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The New Zealand flag is one of the most important symbols of our national identity and the proposal to consider a new flag is attracting a great deal of interest.

Our current flag has served us for more than 100 years, one of three flags in our history.

That means most New Zealanders appreciate the privilege of having this very rare opportunity to have their say on the design that will most likely serve the country well into the future.

There are lots of ideas about what a new New Zealand flag could look like.

It’s our silver fern, rather than our flag, that’s etched in the crosses marking the final resting place of all New Zealanders who are interred in Commonwealth War Graves overseas. And it’s often the silver fern, rather than our flag, that Kiwi travellers wear when they are overseas.

But, of course, the silver fern is not the only alternative design idea. There are already numerous design suggestions on the Gallery page of the flag.govt.nz website. Have a look. I think you’ll be impressed by the range, and by the care that people are taking when suggesting ideas.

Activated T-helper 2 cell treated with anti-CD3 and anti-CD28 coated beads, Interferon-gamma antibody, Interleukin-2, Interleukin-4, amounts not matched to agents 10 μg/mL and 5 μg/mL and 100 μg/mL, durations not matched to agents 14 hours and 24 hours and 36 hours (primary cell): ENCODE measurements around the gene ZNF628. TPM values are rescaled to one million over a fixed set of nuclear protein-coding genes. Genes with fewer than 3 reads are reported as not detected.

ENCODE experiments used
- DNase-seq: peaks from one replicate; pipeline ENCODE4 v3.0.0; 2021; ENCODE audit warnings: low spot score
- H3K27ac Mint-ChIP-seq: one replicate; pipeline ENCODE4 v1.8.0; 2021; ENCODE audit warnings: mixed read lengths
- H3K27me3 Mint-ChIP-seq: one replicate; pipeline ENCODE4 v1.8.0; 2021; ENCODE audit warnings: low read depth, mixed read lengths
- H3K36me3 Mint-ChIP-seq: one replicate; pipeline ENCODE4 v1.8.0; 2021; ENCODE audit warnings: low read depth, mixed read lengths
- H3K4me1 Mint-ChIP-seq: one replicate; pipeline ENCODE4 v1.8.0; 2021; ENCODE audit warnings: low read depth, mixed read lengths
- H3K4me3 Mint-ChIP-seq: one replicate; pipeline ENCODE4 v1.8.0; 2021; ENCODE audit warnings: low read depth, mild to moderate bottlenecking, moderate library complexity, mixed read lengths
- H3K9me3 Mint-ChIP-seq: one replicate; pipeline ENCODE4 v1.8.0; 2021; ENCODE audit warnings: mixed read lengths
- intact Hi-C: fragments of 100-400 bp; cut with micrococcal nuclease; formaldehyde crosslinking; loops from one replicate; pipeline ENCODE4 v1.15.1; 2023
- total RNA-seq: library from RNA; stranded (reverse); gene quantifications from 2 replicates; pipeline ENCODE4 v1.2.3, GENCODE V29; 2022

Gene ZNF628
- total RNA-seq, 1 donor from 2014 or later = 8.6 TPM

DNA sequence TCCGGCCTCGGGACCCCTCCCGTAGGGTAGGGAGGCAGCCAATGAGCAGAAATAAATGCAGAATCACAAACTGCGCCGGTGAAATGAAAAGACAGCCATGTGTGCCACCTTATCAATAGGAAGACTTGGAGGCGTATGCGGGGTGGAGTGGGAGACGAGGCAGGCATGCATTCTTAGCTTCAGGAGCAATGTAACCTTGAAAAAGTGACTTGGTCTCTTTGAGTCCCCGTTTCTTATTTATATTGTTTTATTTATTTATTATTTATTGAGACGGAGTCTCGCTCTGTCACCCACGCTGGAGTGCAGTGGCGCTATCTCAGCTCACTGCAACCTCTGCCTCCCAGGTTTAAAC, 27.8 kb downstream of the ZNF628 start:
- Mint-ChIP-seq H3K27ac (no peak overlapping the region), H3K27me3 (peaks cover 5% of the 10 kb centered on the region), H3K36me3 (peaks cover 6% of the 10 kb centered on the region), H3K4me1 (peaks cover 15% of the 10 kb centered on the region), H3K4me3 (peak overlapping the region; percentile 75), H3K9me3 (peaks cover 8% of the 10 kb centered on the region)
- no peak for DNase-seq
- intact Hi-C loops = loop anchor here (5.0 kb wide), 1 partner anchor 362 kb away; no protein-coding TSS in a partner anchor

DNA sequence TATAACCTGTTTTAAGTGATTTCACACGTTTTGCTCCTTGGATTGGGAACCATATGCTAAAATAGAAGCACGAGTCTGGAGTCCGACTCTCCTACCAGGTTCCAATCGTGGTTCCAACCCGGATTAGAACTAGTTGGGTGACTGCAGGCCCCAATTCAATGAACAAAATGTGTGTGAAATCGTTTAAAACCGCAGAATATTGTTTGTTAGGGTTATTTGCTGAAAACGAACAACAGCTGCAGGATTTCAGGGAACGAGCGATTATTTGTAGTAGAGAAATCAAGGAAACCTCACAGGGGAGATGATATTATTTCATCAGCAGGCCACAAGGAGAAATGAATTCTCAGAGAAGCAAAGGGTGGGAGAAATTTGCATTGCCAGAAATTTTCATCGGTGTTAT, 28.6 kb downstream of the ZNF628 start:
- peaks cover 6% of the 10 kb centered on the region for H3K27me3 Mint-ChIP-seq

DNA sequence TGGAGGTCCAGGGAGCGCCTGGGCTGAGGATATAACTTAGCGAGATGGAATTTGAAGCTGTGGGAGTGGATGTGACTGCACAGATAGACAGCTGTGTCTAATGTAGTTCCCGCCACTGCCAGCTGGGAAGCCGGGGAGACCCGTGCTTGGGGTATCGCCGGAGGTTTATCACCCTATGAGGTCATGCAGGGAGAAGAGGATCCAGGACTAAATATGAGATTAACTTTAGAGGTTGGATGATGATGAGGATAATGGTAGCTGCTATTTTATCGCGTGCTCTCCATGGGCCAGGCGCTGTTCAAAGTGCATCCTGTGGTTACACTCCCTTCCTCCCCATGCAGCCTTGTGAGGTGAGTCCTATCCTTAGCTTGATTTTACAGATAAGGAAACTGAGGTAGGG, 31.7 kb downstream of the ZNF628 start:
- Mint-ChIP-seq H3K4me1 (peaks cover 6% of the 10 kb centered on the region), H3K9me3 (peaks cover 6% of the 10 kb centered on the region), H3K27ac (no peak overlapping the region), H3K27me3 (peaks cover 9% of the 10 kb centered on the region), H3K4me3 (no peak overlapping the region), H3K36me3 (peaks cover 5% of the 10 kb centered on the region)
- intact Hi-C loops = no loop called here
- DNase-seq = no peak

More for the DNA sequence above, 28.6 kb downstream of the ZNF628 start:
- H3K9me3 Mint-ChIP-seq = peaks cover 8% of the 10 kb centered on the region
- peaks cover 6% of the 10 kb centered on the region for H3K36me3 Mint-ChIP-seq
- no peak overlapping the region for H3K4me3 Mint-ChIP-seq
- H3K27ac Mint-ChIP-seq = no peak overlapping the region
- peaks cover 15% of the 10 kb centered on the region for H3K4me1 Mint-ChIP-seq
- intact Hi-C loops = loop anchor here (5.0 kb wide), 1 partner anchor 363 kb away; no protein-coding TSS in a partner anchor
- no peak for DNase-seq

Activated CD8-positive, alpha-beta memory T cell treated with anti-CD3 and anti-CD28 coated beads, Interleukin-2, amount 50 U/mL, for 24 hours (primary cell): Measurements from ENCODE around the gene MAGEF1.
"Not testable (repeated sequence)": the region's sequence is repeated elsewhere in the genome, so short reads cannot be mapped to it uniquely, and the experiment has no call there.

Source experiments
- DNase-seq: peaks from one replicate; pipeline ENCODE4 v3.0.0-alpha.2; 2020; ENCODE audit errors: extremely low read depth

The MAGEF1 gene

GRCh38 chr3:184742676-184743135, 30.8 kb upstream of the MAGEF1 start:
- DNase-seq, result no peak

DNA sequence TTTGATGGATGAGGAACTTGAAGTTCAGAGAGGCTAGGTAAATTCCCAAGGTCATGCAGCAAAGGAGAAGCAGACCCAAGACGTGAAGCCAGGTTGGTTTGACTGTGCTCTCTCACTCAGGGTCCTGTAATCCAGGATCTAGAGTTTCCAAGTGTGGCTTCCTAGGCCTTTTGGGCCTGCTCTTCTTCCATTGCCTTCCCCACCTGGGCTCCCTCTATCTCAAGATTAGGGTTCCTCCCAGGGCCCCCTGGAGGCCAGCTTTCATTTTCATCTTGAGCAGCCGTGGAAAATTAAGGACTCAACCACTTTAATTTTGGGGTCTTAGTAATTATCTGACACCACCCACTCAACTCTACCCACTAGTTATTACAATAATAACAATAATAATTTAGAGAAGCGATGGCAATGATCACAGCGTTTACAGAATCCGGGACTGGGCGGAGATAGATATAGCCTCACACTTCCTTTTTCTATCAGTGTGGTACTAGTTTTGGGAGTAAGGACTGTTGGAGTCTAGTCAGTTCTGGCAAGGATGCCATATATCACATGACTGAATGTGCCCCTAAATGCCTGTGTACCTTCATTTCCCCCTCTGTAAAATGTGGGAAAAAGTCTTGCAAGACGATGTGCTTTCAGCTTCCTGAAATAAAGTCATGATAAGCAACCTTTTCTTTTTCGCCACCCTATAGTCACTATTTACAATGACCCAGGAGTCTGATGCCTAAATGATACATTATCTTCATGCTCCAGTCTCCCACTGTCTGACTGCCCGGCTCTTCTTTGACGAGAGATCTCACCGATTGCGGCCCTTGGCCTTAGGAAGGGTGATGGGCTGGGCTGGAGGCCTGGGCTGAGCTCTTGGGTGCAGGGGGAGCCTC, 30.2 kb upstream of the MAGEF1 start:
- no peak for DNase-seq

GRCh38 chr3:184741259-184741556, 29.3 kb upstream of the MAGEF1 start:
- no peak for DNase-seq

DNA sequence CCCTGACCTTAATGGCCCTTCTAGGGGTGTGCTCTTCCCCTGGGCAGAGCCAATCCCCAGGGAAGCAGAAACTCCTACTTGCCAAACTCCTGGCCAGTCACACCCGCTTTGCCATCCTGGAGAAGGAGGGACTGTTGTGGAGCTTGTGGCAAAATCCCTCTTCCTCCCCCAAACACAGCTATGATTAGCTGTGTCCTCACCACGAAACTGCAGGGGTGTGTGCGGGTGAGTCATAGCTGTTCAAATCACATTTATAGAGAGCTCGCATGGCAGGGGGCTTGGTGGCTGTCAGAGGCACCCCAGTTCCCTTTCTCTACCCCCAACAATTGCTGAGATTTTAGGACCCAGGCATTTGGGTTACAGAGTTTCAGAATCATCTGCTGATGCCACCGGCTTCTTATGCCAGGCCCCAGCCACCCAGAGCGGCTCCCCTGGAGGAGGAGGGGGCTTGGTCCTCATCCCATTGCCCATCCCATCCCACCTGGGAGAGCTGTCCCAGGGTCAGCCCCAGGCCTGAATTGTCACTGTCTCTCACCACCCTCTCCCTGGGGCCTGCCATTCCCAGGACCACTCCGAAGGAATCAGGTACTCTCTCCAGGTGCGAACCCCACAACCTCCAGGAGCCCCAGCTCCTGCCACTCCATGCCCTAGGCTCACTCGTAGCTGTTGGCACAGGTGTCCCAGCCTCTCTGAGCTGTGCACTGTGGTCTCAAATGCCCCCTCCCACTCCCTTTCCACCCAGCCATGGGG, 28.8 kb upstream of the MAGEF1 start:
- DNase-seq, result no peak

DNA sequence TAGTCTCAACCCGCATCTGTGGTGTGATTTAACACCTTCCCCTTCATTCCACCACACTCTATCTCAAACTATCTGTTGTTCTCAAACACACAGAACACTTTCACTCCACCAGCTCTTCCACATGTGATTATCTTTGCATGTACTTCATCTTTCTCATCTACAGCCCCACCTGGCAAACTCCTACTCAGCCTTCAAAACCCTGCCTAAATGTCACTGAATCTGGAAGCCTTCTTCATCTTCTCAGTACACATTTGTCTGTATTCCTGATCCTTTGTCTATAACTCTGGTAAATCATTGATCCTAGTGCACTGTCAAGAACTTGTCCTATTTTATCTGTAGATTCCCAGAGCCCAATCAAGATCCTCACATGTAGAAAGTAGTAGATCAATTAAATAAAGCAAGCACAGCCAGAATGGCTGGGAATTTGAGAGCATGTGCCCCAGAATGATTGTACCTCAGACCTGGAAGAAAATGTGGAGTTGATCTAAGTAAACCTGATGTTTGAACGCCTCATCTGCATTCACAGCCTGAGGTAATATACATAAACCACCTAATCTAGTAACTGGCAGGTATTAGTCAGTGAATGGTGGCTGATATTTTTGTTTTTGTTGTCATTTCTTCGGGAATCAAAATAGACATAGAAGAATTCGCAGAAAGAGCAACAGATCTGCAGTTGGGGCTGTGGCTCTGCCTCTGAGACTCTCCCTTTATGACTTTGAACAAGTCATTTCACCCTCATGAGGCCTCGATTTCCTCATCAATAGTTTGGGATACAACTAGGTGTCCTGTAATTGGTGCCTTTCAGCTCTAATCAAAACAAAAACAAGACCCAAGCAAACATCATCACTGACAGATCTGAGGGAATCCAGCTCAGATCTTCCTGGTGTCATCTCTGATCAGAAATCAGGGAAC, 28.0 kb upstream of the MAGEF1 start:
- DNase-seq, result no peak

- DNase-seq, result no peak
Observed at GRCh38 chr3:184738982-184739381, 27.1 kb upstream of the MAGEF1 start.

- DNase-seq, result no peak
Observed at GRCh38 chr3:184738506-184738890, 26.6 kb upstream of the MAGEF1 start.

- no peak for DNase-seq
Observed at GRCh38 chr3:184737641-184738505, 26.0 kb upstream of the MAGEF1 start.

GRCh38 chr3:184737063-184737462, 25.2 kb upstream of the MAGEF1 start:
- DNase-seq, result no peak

Prime Minister John Key says he believes it is the right time for New Zealanders to consider changing the design to one that better reflects our status as a modern, independent nation.

But as he’s also said, he gets one vote in each referendum, just like everyone else. We are determined the flag debate will be conducted thoroughly, respectfully and fairly with every opportunity for New Zealanders to have their say.

An independent Flag Consideration Panel was appointed to design and run the process, and that panel has just launched public consultation and invited submissions.

Until mid-July, New Zealanders can contribute their ideas and suggestions for a possible new flag design. The panel will pick four designs to go to the first referendum.

Voters will be asked to indicate which of four designs they most prefer. You won’t be able to vote at that stage on whether or not you want change, because we think it is important that you know the alternative before you say yes or no to change.

The design that gets the most support from the first referendum will go forward to a second referendum early next year where voters will have a simple choice between the new design and the existing flag.

It’s a logical process, and it’s a fair process. It will be up to the people of New Zealand to decide whether they want to change the flag.

You can find out more and take part in the discussion at www.flag.govt.nz or www.standfor.co.nz

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